One of the most important retirement decisions you'll ever make can be summarized in the titles of two classic rock songs. In 1976, the Steve Miller Band had a hit with Take the Money and Run. Eight years later, Van Halen scored with I'll Wait.
Many Americans choose to take the money and run by claiming Social Security benefits when they reach age 62. Others prefer to wait until full retirement age, which is 67 for anyone born in 1960 or later.
As for me, I've always been more of a Van Halen fan. Here's why I won't claim Social Security benefits at 62.
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Easing into retirement
I fully understand why so many people opt to begin receiving Social Security benefits as early as possible. They want to retire early to do other things they'd rather do instead of working at their current jobs.
However, there's a steep penalty for claiming Social Security at 62. For all of us who were born in 1960 or later, our monthly benefits will be reduced by 30%.
If I had a burning desire to fully retire, I might consider taking this big cut. But I love what I do -- writing about investing and retirement planning. My goal is to ease into retirement by slowly reducing how much I write without stopping altogether.
Could I claim Social Security benefits at 62 and keep working? Sure. The problem, though, is that Social Security will claw back $1 from benefits for every $2 that I make above a certain threshold (which currently is set at $19,560). While I'll be able to receive those foregone benefits when I reach full retirement age, this isn't an appealing scenario to me.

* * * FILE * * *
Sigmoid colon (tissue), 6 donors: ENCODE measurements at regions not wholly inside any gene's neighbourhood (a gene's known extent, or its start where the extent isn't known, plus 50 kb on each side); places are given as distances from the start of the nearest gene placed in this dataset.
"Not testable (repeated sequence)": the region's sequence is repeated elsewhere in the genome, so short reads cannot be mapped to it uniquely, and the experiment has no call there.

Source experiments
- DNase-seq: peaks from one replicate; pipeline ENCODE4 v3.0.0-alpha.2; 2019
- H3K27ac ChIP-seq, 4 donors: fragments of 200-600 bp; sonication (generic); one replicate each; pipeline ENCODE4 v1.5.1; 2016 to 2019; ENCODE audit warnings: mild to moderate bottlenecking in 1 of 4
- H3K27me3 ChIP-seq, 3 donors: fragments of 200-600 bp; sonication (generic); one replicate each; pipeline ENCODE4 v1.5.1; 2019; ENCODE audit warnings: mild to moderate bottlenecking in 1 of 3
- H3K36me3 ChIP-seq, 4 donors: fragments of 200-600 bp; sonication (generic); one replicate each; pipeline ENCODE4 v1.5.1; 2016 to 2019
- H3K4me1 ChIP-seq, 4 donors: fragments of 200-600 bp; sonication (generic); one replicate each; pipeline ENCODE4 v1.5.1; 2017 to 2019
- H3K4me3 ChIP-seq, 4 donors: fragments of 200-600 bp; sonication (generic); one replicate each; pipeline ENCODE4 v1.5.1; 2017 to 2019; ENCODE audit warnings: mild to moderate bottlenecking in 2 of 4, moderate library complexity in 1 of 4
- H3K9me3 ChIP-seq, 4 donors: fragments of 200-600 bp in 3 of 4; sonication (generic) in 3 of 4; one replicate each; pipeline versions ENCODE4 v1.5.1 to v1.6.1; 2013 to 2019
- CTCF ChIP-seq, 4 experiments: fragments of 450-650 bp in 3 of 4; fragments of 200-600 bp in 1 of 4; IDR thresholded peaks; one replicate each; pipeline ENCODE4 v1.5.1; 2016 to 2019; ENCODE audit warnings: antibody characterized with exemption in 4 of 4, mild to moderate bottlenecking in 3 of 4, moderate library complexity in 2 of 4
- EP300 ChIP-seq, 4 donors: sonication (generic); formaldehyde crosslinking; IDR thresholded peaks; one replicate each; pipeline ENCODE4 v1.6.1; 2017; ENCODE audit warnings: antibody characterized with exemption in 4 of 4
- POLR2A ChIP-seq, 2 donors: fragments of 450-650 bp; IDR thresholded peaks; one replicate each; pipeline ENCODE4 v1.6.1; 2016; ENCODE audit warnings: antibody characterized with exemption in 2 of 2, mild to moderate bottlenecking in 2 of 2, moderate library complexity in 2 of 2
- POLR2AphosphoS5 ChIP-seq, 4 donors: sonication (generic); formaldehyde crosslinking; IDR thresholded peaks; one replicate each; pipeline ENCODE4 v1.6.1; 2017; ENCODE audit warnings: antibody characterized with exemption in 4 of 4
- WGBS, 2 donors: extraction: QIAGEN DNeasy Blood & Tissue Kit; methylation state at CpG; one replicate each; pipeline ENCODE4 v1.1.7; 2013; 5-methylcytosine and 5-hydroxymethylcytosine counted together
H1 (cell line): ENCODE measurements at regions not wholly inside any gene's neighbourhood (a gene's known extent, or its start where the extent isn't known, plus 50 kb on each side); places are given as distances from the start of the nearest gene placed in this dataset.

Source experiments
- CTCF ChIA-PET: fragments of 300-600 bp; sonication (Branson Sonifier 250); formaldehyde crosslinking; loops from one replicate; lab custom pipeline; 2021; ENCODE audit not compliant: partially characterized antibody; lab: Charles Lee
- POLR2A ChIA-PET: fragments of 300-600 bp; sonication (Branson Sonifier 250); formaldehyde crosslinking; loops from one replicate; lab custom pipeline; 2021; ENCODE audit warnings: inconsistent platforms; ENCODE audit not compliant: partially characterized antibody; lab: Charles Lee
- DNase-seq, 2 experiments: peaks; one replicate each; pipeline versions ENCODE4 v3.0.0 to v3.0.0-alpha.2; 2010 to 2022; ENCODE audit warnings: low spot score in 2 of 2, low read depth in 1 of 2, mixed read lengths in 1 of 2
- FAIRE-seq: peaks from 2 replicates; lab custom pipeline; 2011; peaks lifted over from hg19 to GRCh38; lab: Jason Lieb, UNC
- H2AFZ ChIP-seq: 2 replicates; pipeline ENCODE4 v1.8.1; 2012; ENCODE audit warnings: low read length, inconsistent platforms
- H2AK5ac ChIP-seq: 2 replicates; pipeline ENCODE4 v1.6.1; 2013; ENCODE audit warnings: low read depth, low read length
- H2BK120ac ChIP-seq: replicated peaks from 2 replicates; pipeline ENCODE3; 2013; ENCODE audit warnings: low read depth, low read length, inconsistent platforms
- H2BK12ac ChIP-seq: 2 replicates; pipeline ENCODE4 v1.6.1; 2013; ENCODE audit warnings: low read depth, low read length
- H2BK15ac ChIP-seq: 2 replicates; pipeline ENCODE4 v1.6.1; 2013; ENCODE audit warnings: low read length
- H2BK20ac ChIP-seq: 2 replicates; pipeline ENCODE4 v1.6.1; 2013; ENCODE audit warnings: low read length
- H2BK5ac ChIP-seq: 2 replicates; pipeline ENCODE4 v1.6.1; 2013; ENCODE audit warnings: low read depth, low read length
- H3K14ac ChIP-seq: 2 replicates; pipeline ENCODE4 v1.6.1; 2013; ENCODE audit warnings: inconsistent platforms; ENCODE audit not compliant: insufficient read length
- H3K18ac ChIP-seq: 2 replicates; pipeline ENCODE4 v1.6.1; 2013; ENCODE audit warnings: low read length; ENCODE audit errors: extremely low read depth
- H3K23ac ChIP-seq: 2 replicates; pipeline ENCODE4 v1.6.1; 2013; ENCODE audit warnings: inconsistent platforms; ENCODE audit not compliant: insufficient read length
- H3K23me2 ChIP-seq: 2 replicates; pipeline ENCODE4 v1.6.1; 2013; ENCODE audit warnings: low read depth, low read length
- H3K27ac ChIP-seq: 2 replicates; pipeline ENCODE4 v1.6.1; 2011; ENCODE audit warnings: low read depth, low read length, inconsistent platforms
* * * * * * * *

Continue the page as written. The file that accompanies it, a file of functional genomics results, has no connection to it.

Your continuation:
Granted, not everyone is in the same position I'm in. However, many individuals who retire early from one job find that they'd like to work in another position. Even if it's part-time, they could still face this same benefit reduction.
You've probably heard that "a bird in the hand is worth two in the bush." The idea is that a sure thing is preferable to something that's risky. And it's arguably the top reason for claiming Social Security benefits at age 62.
If you claim Social Security benefits as early as possible, you're guaranteed to receive a monthly check. Of course, the amount will be lower than if you waited until full retirement age. If you hold off on claiming benefits, though, there's a possibility that you won't live long enough to actually receive greater lifetime benefits from Social Security.
I have great expectations for my personal longevity. Yes, I realize that a horrible accident or dreaded diagnosis could come at any time. But I also know that I've always enjoyed good health. I don't engage in activities that could significantly lower my life span, such as smoking cigarettes, skydiving, or keeping a pet alligator.
Genetics should also be on my side. My grandparents, great-grandparents, and most of their siblings lived well beyond-average life spans. Several of them were still relatively healthy into their 90s.
I also think that there will be major healthcare advancements over the next couple of decades. Innovations in medical technology and personalized medicine could help increase longevity for many people.
Make your own decision
Every person has their own factors to consider in deciding when to claim Social Security benefits. The best decision for you could be completely different from the best one for me.
This is a decision, though, that most Americans will need to make at some point. It's not too early to begin considering what your retirement will look like. In the words of another classic rock song, "Don't stop thinking about tomorrow."
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